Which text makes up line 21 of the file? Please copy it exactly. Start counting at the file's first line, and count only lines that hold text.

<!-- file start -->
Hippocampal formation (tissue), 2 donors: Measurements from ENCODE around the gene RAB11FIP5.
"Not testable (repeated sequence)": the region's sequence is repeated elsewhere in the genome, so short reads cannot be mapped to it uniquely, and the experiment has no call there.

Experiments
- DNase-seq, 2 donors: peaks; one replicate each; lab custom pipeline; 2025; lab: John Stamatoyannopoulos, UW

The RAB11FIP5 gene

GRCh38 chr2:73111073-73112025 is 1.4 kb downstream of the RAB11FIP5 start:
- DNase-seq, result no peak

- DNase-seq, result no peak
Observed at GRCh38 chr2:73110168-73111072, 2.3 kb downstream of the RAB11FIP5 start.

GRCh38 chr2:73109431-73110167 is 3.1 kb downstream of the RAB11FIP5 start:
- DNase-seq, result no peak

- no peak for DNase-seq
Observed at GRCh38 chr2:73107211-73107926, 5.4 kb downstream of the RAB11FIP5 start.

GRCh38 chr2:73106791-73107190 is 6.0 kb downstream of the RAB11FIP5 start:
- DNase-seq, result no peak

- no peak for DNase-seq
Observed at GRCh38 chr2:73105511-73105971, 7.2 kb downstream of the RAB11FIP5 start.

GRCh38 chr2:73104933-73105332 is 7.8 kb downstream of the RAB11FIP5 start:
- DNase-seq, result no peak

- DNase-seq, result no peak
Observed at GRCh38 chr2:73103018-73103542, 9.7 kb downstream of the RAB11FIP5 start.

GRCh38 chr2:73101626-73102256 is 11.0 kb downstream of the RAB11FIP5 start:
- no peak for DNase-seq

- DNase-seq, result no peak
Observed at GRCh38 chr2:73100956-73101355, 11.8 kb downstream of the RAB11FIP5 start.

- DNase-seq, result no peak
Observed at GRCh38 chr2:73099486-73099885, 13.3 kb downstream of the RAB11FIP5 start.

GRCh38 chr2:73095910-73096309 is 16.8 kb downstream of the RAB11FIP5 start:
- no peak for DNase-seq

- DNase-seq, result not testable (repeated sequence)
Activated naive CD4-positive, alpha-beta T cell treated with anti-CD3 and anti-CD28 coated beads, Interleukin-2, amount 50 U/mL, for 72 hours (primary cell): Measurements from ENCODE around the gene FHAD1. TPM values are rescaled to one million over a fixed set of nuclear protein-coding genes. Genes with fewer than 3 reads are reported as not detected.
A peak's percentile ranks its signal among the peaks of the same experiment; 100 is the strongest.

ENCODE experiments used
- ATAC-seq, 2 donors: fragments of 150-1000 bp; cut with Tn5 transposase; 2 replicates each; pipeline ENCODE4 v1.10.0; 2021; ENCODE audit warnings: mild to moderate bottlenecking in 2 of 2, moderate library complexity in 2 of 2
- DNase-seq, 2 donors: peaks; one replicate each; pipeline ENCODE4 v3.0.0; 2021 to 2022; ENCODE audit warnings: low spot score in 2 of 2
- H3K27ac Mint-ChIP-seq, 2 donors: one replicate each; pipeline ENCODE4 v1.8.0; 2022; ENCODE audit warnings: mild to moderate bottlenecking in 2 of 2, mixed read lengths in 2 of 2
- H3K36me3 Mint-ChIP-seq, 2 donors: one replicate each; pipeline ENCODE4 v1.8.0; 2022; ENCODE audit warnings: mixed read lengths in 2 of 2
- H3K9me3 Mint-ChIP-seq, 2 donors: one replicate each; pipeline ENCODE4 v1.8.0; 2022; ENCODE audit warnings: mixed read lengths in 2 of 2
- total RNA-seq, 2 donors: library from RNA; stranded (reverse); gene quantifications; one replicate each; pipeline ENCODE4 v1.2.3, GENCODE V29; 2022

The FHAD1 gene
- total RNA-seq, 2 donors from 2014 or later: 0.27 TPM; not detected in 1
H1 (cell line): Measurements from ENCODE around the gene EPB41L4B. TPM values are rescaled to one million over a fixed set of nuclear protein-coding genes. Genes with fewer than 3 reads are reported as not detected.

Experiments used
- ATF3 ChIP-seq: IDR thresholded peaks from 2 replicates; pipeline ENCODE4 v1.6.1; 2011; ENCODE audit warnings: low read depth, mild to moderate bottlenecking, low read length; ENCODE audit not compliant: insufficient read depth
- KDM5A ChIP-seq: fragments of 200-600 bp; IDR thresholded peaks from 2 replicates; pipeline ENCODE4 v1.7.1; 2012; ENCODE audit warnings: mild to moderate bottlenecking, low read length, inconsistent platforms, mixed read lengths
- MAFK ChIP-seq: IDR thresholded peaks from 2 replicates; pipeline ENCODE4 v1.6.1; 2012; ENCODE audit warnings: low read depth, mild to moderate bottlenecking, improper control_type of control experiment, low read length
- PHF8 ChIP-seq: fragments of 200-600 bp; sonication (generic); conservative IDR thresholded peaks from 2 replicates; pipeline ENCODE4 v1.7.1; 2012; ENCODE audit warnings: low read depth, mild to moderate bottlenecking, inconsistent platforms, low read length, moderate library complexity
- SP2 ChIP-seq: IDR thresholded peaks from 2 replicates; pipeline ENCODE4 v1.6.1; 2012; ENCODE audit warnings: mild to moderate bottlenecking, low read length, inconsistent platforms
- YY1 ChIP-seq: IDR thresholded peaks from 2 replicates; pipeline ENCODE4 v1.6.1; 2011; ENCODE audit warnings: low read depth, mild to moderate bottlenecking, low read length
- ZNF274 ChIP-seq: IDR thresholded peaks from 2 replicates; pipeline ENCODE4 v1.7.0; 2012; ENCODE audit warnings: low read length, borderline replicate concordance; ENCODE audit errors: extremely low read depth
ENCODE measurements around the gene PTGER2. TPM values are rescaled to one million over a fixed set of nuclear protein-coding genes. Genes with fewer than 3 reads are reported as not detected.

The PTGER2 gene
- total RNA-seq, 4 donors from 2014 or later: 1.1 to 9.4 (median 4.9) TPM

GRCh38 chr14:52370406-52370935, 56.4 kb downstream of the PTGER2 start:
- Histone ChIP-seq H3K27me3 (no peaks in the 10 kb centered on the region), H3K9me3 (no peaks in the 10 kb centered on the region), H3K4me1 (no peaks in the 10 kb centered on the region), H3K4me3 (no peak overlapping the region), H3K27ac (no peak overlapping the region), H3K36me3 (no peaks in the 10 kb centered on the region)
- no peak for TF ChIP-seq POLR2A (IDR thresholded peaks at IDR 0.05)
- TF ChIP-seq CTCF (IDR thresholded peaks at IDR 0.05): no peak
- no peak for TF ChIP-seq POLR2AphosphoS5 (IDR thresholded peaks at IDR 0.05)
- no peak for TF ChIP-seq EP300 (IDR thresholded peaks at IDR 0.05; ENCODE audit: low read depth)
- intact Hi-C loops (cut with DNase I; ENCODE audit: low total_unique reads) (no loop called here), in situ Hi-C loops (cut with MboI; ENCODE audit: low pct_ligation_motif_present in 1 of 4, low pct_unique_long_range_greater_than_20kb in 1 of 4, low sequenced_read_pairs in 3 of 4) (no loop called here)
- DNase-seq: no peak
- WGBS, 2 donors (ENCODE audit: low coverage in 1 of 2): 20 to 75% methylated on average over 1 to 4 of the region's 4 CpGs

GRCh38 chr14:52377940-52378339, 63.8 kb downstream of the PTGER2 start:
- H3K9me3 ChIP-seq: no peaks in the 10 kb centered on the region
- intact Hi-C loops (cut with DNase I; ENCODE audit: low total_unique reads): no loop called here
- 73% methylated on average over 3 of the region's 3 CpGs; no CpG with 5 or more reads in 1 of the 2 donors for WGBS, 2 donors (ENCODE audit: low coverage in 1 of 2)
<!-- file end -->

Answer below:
Observed at GRCh38 chr2:73103018-73103542, 9.7 kb downstream of the RAB11FIP5 start.